passed five stringent measures, known in American history as the five
"intolerable acts." They were aimed at curing the unrest in America. The
first of them was a bill absolutely shutting the port of Boston to
commerce with the outside world. The second, following closely,
revoked the Massachusetts charter of 1691 and provided furthermore that
the councilors should be appointed by the king, that all judges should
be named by the royal governor, and that town meetings (except to elect
certain officers) could not be held without the governor's consent. A
third measure, after denouncing the "utter subversion of all lawful
government" in the provinces, authorized royal agents to transfer to
Great Britain or to other colonies the trials of officers or other
persons accused of murder in connection with the enforcement of the law.
The fourth act legalized the quartering of troops in Massachusetts
towns. The fifth of the measures was the Quebec Act, which granted
religious toleration to the Catholics in Canada, extended the boundaries
of Quebec southward to the Ohio River, and established, in this western
region, government by a viceroy.
The intolerable acts went through Parliament with extraordinary
celerity. There was an opposition, alert and informed; but it was
ineffective. Burke spoke eloquently against the Boston port bill,
condemning it roundly for punishing the innocent with the guilty, and
showing how likely it was to bring grave consequences in its train. He
was heard with respect and his pleas were rejected. The bill passed both
houses without a division, the entry "unanimous" being made upon their
journals although it did not accurately represent the state of opinion.
The law destroying the charter of Massachusetts passed the Commons by a
vote of three to one; and the third intolerable act by a vote of four to
one. The triumph of the ministry was complete. "What passed in Boston,"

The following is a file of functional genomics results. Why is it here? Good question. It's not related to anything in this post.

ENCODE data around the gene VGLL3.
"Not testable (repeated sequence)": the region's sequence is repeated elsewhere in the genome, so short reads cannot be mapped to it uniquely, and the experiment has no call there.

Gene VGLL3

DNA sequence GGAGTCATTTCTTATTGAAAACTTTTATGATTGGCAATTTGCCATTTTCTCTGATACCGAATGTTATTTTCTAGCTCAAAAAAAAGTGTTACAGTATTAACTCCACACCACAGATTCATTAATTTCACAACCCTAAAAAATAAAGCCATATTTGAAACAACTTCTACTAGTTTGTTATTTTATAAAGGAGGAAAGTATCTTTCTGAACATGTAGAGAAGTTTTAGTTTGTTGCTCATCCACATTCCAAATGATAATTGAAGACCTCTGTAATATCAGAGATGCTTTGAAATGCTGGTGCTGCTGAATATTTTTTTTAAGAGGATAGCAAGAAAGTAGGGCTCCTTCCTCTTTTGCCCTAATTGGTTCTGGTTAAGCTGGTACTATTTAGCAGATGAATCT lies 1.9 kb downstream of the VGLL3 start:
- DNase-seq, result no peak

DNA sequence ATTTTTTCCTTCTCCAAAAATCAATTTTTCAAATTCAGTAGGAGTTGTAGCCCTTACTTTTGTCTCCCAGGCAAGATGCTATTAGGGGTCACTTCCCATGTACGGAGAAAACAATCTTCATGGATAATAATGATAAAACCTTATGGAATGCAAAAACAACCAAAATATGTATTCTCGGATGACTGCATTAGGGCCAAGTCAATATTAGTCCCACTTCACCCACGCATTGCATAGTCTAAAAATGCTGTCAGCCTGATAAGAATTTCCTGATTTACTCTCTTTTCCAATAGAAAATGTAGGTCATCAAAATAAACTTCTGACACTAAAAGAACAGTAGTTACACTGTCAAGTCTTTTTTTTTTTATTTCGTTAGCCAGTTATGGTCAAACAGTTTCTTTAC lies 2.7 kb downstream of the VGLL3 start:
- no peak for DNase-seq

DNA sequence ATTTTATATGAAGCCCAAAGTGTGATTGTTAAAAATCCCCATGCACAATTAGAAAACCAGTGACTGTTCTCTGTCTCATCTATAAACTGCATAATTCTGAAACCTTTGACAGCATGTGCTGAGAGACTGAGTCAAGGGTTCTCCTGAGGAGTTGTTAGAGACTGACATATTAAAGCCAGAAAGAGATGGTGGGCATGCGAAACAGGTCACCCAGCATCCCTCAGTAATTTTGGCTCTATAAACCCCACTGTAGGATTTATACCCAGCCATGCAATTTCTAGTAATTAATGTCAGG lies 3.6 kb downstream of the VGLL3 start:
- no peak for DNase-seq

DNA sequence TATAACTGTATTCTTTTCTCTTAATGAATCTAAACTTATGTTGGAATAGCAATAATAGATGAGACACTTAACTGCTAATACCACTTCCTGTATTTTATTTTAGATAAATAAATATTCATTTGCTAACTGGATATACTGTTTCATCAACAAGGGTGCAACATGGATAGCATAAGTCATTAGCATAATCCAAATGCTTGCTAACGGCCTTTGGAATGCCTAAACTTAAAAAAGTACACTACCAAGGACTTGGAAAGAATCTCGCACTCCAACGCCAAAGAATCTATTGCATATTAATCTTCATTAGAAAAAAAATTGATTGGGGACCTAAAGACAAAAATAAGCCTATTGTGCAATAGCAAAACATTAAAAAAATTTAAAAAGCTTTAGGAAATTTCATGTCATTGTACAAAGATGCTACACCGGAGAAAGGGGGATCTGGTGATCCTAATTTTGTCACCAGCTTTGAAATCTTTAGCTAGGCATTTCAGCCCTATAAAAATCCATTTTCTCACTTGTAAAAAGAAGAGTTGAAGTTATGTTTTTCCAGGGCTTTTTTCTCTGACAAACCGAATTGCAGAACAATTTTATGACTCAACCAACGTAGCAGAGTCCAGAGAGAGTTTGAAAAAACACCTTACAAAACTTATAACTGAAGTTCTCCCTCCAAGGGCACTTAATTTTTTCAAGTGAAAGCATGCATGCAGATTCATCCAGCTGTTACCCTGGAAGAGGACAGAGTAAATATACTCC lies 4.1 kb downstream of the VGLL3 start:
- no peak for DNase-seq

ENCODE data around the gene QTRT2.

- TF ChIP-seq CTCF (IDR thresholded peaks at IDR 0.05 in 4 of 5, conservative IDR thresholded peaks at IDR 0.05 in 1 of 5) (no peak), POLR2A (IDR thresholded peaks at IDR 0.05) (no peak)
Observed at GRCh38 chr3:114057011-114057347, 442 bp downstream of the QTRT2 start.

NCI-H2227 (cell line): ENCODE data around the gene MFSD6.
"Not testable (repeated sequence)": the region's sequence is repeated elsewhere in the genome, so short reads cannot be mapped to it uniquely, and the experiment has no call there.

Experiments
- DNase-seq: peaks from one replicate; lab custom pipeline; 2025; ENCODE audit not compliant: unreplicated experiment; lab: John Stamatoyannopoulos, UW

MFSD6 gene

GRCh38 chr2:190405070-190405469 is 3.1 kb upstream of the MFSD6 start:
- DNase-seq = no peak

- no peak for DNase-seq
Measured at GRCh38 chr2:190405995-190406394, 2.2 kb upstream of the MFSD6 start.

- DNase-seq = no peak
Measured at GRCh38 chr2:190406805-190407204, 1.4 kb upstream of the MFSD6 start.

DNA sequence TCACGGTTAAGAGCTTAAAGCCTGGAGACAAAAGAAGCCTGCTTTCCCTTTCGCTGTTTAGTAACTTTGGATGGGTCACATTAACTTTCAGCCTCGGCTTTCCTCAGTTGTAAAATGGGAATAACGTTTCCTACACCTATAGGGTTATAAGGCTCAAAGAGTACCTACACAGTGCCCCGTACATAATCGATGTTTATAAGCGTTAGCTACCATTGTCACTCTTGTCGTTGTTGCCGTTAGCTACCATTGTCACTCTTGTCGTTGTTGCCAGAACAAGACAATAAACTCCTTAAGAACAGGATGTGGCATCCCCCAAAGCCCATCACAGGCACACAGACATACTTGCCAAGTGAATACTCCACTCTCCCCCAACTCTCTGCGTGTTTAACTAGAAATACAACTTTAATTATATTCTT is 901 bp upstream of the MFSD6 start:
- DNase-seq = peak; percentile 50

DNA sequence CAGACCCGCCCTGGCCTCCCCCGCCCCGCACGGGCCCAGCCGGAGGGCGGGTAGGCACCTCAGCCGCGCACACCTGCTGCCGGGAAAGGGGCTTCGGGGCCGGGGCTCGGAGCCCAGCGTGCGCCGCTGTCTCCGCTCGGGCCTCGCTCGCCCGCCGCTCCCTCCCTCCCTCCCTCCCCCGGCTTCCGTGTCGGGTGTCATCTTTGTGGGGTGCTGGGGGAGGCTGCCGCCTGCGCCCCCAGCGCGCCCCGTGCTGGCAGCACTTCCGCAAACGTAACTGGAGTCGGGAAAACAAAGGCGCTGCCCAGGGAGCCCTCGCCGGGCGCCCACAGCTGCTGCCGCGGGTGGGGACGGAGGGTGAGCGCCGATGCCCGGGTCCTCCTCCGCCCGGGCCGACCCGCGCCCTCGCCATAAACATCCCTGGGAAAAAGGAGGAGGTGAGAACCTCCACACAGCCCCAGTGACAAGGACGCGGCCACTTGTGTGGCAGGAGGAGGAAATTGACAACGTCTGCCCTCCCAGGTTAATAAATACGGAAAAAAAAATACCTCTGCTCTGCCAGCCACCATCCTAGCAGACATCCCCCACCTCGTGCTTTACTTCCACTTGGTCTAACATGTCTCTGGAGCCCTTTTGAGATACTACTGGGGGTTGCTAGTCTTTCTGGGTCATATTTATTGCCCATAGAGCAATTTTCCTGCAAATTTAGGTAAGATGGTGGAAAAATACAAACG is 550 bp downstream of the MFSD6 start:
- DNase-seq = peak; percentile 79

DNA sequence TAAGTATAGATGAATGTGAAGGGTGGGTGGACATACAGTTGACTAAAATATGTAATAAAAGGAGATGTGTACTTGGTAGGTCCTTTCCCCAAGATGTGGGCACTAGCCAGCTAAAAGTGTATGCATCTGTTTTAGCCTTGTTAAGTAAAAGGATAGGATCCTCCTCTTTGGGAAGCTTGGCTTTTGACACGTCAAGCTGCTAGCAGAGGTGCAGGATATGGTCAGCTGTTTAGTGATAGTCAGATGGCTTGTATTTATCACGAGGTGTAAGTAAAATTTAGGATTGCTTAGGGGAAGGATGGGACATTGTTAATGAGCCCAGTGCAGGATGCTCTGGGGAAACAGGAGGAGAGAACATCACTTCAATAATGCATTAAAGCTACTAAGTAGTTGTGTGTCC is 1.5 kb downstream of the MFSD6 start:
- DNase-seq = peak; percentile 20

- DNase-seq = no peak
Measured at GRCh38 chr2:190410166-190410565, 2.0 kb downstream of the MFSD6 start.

exclaimed the great jurist, Lord Mansfield, "is the overt act of High
Treason proceeding from our over lenity and want of foresight." The
crown and Parliament were united in resorting to punitive measures.
In the colonies the laws were received with consternation. To the
American Protestants, the Quebec Act was the most offensive. That
project they viewed not as an act of grace or of mercy but as a direct
attempt to enlist French Canadians on the side of Great Britain. The
British government did not grant religious toleration to Catholics
either at home or in Ireland and the Americans could see no good motive
in granting it in North America. The act was also offensive because
Massachusetts, Connecticut, and Virginia had, under their charters,
large claims in the territory thus annexed to Quebec.
To enforce these intolerable acts the military arm of the British
government was brought into play. The commander-in-chief of the armed
forces in America, General Gage, was appointed governor of
Massachusetts. Reinforcements were brought to the colonies, for now King
George was to give "the rebels," as he called them, a taste of strong
medicine. The majesty of his law was to be vindicated by force.
FROM REFORM TO REVOLUTION IN AMERICA
The Doctrine of Natural Rights
The dissolution of assemblies, the
destruction of charters, and the use of troops produced in the colonies
a new phase in the struggle. In the early days of the contest with the
British ministry, the Americans spoke of their "rights as Englishmen"
and condemned the acts of Parliament as unlawful, as violating the
principles of the English constitution under which they all lived. When
they saw that such arguments had no effect on Parliament, they turned
for support to their "natural rights." The latter doctrine, in the form
in which it was employed by the colonists, was as English as the
constitutional argument. John Locke had used it with good effect in